A question about English English

Discussion in 'Linguistics' started by Tiassa, Aug 6, 2007.

  1. Tiassa Let us not launch the boat ... Staff Member

    I'm curious about an aspect of speech in England: Where does the "ces" go?

    In the United States, we hear the English on television and radio use words that don't reflect our interpretation of the written version. As we understand it on this side of the pond,

    • Leicester = Lester
    • Gloucester = Glouster (Glahster)
    • Worcestershire = Worstershire
    • & so on, & so on​

    I realize that if you say the words fast enough, the "ces" syllable naturally contracts out of the word. Is that all that's happening? Or have we across the pond somehow perceived wrongly what all these English folks are actually saying?
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  3. Lord Hillyer Banned Banned

    Humans are lazy pigs.
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  5. vslayer Registered Senior Member

    if you pay attention you will notice that the first 's' sound is slightly elonged in words where there is a 'ces', its still in there, its just contracted to the point where it is hard to pick up sometimes.
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  7. superstring01 Moderator

    There was a time in the history of the English language when MOST of those "missing" consonants were actually pronounced OR were separated by even more vowels wich subsequently and through the obscurity of the ages, fell off.

    Whereas in most languages, when a vowel or consonant were no longer pronounced they were dropped altogether... in English we, for some ungodly reason, decided to leave them on to confuse our children and poor foreigners attempting to learn the language.

  8. Fraggle Rocker Staff Member

    The British do that with a lot of vowels. It's called "elision" to let a phoneme become silent in order to simplify the pronunciation of a word. They pronounce "oratory" as "orat'ry" and "extraordinary" as "extr'ordin'ry."

    With "Gloucester," the first E is elided, so the word becomes "Glouss-ster." The two adjacent S sounds can't help combining, and it becomes "Glouster."

    English has had a trend throughout its history to become a language of fewer syllables. All of the final E's on words used to be pronounced. Just read Shakespeare out loud so as to preserve the cadence of the iambic pentameter. Words like "loved" are two syllables. We preserve a remnant of that today in our three-syllable pronunciation of "beloved."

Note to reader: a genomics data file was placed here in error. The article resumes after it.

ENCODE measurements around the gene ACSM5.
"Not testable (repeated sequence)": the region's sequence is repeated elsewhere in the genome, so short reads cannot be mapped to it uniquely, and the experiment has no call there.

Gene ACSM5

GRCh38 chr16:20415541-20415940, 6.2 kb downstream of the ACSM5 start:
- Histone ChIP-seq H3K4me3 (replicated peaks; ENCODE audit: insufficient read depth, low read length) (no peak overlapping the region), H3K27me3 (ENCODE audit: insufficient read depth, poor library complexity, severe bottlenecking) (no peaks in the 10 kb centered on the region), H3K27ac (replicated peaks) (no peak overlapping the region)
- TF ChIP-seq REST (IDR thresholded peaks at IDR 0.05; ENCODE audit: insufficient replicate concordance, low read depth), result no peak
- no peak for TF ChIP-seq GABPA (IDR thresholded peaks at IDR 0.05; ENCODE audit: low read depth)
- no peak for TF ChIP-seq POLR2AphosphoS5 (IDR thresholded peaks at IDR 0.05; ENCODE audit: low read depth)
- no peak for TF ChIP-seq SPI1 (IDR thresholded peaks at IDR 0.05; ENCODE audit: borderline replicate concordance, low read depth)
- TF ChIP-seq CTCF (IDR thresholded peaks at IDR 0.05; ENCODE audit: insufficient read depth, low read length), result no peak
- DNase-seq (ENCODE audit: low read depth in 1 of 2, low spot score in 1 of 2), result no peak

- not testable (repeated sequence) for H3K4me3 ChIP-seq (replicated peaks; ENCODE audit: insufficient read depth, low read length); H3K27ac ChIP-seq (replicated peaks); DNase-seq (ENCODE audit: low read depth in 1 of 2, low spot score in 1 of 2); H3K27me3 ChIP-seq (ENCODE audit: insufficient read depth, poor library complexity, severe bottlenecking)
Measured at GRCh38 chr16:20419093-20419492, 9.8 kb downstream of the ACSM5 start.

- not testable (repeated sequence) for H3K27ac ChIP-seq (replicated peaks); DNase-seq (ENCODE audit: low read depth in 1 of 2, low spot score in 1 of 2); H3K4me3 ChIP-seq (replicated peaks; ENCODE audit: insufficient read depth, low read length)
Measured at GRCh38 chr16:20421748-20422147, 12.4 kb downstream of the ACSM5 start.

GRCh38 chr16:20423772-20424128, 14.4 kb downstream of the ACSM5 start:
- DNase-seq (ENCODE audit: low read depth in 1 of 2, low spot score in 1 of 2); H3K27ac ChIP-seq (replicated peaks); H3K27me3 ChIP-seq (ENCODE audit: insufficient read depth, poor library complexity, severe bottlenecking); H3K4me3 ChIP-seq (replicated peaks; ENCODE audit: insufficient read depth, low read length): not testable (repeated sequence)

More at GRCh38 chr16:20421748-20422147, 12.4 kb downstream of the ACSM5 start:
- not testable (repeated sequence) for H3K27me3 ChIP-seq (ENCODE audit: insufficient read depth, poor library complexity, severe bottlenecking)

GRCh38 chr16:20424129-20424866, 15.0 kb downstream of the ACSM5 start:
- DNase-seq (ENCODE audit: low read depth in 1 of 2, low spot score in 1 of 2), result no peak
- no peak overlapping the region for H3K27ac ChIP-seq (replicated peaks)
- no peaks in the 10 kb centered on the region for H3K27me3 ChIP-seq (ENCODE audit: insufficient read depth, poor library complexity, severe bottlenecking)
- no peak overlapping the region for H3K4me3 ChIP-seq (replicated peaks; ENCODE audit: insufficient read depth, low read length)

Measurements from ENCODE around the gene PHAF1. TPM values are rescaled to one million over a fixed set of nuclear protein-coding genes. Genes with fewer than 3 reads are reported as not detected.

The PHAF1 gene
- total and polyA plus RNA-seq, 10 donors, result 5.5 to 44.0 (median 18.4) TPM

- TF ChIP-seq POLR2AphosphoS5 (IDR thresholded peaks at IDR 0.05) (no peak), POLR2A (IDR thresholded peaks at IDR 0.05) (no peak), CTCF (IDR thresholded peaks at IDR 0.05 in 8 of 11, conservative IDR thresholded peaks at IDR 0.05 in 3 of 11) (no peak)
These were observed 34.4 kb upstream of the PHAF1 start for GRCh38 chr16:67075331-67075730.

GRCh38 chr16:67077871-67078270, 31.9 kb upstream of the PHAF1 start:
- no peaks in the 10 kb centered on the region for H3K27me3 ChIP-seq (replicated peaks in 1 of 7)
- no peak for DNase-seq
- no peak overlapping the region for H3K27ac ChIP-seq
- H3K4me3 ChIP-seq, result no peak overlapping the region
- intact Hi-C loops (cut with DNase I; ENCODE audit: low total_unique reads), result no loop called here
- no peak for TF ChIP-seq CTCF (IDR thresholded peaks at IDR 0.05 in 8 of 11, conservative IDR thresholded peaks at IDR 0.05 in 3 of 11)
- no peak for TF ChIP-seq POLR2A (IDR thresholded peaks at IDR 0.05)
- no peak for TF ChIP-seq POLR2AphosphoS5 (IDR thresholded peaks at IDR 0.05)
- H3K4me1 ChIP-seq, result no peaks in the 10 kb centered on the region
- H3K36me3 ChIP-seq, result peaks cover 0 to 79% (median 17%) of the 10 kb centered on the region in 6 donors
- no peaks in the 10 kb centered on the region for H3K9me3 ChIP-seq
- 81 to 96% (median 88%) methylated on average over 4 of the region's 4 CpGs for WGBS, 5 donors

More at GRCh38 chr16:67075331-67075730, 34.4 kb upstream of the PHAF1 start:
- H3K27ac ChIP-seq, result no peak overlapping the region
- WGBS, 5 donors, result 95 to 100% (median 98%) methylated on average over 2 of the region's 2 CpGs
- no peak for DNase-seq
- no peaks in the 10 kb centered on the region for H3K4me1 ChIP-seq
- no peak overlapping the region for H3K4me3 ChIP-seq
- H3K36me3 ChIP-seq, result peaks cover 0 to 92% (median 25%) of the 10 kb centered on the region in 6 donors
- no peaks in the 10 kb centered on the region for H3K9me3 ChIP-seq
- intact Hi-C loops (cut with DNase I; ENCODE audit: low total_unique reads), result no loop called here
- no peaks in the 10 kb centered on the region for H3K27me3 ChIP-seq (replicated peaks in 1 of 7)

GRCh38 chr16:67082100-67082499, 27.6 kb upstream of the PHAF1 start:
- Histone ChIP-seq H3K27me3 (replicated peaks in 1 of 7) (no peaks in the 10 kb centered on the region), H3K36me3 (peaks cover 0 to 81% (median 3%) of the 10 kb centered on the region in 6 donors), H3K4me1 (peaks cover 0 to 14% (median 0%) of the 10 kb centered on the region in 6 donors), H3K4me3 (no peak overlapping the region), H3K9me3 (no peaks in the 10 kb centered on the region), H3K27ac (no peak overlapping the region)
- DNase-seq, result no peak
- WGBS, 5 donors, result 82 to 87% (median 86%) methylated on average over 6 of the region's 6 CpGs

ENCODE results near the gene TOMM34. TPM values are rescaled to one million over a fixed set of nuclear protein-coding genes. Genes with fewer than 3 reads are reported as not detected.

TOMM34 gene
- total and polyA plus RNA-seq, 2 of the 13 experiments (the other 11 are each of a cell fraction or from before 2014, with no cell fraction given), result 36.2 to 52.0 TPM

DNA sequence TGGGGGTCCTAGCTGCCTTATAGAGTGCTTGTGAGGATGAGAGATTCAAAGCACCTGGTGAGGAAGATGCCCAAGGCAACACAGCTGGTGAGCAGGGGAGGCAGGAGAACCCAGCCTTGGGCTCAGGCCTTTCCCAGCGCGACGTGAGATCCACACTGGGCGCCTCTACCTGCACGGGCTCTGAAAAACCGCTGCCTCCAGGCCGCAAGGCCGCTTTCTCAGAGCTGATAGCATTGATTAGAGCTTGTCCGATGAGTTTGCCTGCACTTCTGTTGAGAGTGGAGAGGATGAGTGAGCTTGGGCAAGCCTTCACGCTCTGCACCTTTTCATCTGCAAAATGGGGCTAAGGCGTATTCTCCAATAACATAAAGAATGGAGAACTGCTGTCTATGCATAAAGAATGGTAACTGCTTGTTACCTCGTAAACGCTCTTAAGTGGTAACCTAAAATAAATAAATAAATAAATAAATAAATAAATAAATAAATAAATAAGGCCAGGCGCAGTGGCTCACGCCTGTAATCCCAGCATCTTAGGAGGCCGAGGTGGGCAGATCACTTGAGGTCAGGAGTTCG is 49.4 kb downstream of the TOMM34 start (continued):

In the U.K. that trend continues more strongly than in America. British sentences have fewer syllables than American sentences. But in any country, English sentences have fewer syllables than sentences in its close cousin, German. You have to rush through the German sentence, Meine Freunde kamen zu einem grosse Hause, to finish it as quickly as "My friends came to a great house." This allows English to be spoken more slowly, improving clarity and making it easier for foreigners or anglophones from different regions to understand each other. I speculate that this facilitated communication may one of the attributes that contributes to the advance and spread of anglophone culture.

    French has undergone the same campaign of elision, which resulted in the same advantage. Compare the seven syllables in Les cheveaux de nos amis to the ten in Spanish's Los caballos de nuestros amigos.

    Chinese wins the prize. By my informal tallies, a typical Chinese sentence has 7 syllables to 10 in English. As a result the language is spoken much more slowly, making it easy for us foreigners to parse sentences and recognize the words we know.
  9. Chatha big brown was screwed up Registered Senior Member

    Why is it that English written or read backwards looks a lot like Russian. Any correlations?
  10. Fraggle Rocker Staff Member

    I don't have the fonts available to illustrate, but the Cyrillic alphabet has several letters that are perfect or approximate mirror images of Roman letters, or other types of inversions. The printed letter ya is a backwards capital R. Yi is a more-or-less backwards capital N. Ge is an upside-down capital L. Ze looks like a written W on its side, AE is a backwards written capital E, and che is a lower case H rotated 180 degrees. You've probably noticed posters of movies set in Russia, in which they turn all the R's and N's around in the title to make it look like faux-Russian.

    Written Russian script has its own set of topsy-turvy relationships to ours. An M with a bar over it is a T.

    If you think the Russian alphabet is whimsical, it's nothing compared to the Cherokee language alphabet created by Chief Sequoia about 150 years ago. http://en.wikipedia.org/wiki/Cherokee_alphabet
  11. Oli Heute der Enteteich... Registered Senior Member

    The backwards "N" is "ee", there is no "yi".
    Russian vowel sounds as I was taught them:
    a (bat), e (bet), oy (b"oy"), o (got), oo (b"oo"t), ya ("ya"k), ye ("ye"t), ee (b"ee"n), yo ("yo"b), u ("u"niform).
    Last edited: Aug 8, 2007
  12. Fraggle Rocker Staff Member